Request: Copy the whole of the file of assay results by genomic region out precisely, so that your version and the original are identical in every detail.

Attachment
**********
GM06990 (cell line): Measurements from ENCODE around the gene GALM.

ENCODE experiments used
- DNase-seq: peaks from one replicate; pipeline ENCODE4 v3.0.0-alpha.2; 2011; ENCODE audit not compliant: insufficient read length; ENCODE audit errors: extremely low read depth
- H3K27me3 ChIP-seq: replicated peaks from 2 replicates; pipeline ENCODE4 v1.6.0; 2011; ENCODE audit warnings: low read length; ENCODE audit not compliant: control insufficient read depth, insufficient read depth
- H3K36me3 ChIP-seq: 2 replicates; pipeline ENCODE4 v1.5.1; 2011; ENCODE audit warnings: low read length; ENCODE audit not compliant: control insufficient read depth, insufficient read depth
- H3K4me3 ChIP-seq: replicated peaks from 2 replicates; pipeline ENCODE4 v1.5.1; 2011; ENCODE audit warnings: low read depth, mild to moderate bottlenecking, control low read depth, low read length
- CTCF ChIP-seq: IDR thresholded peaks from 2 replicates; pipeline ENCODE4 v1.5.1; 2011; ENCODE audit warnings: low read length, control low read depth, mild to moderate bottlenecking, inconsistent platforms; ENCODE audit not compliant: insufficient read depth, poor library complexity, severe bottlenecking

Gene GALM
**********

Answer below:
GM06990 (cell line): Measurements from ENCODE around the gene GALM.

ENCODE experiments used
- DNase-seq: peaks from one replicate; pipeline ENCODE4 v3.0.0-alpha.2; 2011; ENCODE audit not compliant: insufficient read length; ENCODE audit errors: extremely low read depth
- H3K27me3 ChIP-seq: replicated peaks from 2 replicates; pipeline ENCODE4 v1.6.0; 2011; ENCODE audit warnings: low read length; ENCODE audit not compliant: control insufficient read depth, insufficient read depth
- H3K36me3 ChIP-seq: 2 replicates; pipeline ENCODE4 v1.5.1; 2011; ENCODE audit warnings: low read length; ENCODE audit not compliant: control insufficient read depth, insufficient read depth
- H3K4me3 ChIP-seq: replicated peaks from 2 replicates; pipeline ENCODE4 v1.5.1; 2011; ENCODE audit warnings: low read depth, mild to moderate bottlenecking, control low read depth, low read length
- CTCF ChIP-seq: IDR thresholded peaks from 2 replicates; pipeline ENCODE4 v1.5.1; 2011; ENCODE audit warnings: low read length, control low read depth, mild to moderate bottlenecking, inconsistent platforms; ENCODE audit not compliant: insufficient read depth, poor library complexity, severe bottlenecking

Gene GALM